My Job as an Educator in a Cyber Charter School

Emily Coleman
Emily Coleman
English language development teacher for a cyber charter school; Ph.D. candidate in Strategic Leadership and Administrative Studies with Education concentration

How My Job Looks Unique as a Teacher in a Cyber Charter School

For those educators who have never taught in the cyber world, the idea of K-12 students attending and succeeding in cyber school may seem impossible. However, that cannot be farther from the truth.

Having taught for more than 15 years in brick-and-mortar at the secondary and post-secondary level, I was very intrigued when a teaching position opened at a cyber charter school. This happened in the middle of the pandemic when many students worldwide had transitioned into virtual school and remote learning for some time. I saw the challenges and barriers that so many brick-and-mortar students faced when their schools were forced into virtual schools. I knew that those who were already settled in cyber charter schools were faring much better.

I decided it was the right time to enter the cyber school world. I am still a teacher, but my job does look a bit different than brick-and-mortar teachers. I am able to have much more family interactions. I can personalize all my lessons and assessments for my students with ease. I can use Universal Design of Learning (UDL) strategies during my teaching.

Communication and Technological Skills

Cyber school teachers must have excellent communication skills. Families of our students rely on an open communication channel to keep their students on track. We must be technologically literate. This does not mean that we must be able to code or get rid of computer viruses. However, we must be willing to try new applications and technologies in our classes.

Virtual Feedback

We also must be very creative with concrete feedback for our students, especially for those who attend asynchronously. Feedback is vital to help students improve and reach learning goals. Without feedback, students do not know how they are doing or where they stand in achieving the goals of the class. Feedback in cyber school is even more important. Not physically seeing a student in the hallway or handing them back an assignment face-to-face can allow a student to not acknowledge how well or poorly they did.

Engagement and Organization Teaching in a Cyber Charter School

Welcoming Environment

Creating a welcoming environment is the key to a successful school environment. This is no different in a cyber school environment. Cyber teachers must make it their goal to create a class community even though their students and them are not physically together. Teachers can get to know their cyber students in the same way brick-and-mortar teachers do. Celebrate birthdays, encourage students to share their favorite things, take time to have fun with your students.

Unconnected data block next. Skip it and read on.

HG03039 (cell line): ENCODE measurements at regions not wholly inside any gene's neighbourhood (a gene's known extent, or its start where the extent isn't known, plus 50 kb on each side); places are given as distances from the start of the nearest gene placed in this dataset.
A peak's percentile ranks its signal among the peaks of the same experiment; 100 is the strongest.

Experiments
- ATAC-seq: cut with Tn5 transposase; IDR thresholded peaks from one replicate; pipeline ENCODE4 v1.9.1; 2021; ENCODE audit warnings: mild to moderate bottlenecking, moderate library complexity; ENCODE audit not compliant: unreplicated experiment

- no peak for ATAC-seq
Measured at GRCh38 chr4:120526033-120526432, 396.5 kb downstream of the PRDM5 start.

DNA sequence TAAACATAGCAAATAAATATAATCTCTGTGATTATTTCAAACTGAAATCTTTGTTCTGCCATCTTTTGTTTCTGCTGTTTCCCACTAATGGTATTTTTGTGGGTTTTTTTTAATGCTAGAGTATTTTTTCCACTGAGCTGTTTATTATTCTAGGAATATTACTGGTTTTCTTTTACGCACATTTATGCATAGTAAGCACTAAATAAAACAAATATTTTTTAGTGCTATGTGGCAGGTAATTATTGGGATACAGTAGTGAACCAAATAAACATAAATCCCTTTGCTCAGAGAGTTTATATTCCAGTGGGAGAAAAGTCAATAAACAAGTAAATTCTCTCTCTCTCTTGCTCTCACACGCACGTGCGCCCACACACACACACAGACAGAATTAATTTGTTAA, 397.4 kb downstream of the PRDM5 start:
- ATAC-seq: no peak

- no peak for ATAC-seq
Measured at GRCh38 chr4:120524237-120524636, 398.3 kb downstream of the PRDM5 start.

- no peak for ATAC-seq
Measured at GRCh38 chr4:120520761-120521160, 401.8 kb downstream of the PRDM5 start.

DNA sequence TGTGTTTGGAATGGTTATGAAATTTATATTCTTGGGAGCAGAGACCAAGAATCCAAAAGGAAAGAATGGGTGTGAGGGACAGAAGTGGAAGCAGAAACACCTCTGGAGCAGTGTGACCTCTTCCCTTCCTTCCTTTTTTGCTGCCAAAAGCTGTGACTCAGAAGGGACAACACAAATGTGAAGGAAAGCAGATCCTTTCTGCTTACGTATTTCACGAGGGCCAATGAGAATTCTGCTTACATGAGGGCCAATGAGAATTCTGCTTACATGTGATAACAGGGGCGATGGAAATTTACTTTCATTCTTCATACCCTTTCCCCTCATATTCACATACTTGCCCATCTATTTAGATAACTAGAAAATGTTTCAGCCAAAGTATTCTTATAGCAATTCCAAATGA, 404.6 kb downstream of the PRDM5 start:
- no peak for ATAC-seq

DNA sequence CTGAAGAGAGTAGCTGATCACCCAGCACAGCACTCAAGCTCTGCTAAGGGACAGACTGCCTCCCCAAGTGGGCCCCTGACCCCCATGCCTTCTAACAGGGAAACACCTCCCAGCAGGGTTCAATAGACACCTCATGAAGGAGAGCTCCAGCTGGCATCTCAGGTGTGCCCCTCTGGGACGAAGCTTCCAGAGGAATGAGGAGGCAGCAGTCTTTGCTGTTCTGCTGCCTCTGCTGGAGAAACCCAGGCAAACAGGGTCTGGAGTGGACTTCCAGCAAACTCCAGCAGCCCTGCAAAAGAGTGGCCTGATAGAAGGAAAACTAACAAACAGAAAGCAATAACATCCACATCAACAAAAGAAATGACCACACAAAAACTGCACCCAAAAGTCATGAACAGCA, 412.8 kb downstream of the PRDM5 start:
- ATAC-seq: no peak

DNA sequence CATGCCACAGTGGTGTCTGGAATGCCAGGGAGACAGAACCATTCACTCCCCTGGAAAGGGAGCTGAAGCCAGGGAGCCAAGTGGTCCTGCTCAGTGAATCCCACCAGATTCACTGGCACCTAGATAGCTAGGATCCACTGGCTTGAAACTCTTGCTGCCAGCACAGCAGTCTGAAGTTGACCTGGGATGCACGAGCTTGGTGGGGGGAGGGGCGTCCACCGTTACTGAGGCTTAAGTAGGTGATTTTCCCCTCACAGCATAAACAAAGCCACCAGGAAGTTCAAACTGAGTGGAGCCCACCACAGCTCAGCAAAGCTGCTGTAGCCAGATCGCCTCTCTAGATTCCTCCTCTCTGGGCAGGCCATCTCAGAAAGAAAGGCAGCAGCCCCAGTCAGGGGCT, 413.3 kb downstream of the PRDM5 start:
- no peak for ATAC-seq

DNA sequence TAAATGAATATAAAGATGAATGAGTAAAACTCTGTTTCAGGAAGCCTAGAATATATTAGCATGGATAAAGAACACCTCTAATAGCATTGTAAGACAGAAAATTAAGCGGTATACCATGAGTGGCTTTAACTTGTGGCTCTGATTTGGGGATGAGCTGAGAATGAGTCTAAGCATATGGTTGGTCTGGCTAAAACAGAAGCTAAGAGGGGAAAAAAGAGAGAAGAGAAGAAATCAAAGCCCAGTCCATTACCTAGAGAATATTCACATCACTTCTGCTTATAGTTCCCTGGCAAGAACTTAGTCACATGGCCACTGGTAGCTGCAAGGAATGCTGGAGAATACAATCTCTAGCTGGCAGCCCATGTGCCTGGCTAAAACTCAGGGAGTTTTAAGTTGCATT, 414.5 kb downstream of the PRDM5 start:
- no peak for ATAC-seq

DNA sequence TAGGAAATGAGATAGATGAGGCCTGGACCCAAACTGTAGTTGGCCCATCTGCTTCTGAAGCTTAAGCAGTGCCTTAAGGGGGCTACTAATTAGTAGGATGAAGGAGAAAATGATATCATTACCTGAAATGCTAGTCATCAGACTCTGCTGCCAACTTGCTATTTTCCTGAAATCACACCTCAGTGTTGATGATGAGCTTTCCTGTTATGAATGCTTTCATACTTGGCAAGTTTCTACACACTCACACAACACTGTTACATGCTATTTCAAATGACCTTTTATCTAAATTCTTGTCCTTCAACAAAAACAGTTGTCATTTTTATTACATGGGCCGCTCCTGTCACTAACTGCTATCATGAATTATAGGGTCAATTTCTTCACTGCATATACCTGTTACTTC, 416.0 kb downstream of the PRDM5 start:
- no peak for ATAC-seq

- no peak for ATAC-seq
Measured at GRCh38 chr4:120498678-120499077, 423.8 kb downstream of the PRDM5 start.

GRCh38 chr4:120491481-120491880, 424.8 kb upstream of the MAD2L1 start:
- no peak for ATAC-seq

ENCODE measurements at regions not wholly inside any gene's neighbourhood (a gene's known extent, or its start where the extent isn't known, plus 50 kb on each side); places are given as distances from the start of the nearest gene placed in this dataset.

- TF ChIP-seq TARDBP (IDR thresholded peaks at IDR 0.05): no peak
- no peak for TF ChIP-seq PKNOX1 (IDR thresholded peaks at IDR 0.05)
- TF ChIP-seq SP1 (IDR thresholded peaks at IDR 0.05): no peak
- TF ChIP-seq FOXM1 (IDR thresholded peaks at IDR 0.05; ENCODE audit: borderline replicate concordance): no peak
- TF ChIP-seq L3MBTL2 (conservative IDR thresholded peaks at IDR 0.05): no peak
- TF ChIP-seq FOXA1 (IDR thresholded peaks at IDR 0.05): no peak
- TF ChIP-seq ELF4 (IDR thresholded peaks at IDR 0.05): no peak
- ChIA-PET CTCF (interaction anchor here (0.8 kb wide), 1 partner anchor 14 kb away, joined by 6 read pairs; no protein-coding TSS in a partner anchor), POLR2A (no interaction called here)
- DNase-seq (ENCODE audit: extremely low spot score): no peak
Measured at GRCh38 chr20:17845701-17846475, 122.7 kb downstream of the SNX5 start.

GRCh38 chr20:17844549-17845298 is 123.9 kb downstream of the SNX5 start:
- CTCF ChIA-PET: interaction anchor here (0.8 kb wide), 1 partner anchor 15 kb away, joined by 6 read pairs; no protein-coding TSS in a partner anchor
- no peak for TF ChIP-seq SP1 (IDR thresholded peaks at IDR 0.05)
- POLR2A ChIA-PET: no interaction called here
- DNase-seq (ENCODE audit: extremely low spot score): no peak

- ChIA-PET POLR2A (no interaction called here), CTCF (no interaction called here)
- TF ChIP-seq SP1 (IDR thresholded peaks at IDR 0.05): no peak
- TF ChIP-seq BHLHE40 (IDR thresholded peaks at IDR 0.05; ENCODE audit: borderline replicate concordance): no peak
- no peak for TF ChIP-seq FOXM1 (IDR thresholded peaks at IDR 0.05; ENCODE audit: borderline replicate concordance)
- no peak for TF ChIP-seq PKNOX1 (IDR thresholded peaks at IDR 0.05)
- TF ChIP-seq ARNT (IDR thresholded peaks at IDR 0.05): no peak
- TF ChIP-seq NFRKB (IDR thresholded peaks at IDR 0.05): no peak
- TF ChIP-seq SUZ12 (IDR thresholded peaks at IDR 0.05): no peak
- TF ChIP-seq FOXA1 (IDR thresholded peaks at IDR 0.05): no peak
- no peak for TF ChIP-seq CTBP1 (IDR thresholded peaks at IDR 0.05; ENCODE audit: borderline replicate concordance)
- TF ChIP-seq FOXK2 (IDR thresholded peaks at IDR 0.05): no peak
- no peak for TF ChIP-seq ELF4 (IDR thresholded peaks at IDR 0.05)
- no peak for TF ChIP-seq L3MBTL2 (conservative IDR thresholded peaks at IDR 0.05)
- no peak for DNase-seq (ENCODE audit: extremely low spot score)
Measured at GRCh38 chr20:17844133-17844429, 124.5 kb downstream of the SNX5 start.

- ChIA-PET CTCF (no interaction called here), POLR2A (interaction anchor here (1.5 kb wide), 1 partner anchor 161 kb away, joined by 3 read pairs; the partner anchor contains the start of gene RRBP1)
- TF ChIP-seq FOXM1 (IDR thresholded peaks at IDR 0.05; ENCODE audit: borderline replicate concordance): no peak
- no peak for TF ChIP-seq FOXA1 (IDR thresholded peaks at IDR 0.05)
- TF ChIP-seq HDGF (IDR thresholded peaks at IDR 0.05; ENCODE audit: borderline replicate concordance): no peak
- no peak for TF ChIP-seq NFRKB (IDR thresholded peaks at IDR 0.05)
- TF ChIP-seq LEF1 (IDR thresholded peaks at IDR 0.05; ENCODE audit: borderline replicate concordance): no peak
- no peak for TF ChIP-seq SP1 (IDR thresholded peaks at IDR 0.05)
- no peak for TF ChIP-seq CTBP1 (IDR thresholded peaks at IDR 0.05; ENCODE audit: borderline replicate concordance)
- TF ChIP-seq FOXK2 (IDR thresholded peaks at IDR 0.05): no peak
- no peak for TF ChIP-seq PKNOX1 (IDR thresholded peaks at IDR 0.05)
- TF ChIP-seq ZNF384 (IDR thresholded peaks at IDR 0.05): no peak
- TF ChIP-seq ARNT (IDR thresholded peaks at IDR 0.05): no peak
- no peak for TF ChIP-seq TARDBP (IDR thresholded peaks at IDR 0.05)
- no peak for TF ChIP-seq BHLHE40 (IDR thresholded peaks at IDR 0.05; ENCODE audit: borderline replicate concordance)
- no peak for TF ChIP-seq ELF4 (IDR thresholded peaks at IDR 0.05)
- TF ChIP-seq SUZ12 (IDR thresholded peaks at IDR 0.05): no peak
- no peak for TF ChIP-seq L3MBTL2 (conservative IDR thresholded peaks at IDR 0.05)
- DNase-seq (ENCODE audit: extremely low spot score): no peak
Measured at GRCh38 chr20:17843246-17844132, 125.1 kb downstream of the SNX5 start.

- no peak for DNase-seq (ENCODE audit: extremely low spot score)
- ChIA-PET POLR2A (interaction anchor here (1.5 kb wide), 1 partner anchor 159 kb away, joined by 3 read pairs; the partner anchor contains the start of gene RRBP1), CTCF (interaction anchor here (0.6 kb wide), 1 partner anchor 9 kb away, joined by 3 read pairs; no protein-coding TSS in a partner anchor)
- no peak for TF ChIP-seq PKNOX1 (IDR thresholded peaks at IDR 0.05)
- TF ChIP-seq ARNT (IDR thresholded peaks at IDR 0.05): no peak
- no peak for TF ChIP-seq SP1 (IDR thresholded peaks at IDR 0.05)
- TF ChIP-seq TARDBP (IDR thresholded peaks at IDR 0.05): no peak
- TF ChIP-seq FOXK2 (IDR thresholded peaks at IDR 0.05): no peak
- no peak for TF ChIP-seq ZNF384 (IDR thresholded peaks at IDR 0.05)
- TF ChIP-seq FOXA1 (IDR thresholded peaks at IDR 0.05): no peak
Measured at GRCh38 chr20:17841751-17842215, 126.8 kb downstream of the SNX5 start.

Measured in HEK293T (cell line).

Encourage Participation

There are many ways cyber students can participate whether their camera or microphone are on or not. Students can answer in the chat, they can annotate on the screen, they can use various applications to respond to questions. Participation does not have to be raising your hand and answering questions in front of the entire class. There are many ways that students can participate. Cyber teachers just have to show their students how.

Student Engagement

Student engagement does not necessarily mean active class participation. Engagement can be shown in other ways especially in the cyber world. When students are engaged, they are listening and thinking about the topic all at the same time. They may not be able to actively give an answer because they have not formulated their thoughts at that time. Cyber teachers need to distinguish active participation and real engagement.


Organization is also key to being a cyber teacher just like brick-and-mortar teachers. Even though most cyber teachers have the flexibility to work from home, they still have many duties that need to be completed each day. Planning out the entire week of lessons and meetings is just as important in the cyber world.

Why I Love My Job

Being a cyber school teacher has opened my eyes to how we have to give all children the opportunity to find the way they learn best. Brick-and-mortar is not the solution for all children. Cyber schools give children a safe space to learn at their own pace. Cyber schools allow for much more family engagement and teacher communication.

I am able to collaborate more with my fellow teachers and work one-on-one with students who need extra support. I love learning about all the newest technology and how I can use it to improve my teaching and my students’ learning. Cyber charter schools allow students and families to find the best way to learn, engage, and succeed in school.

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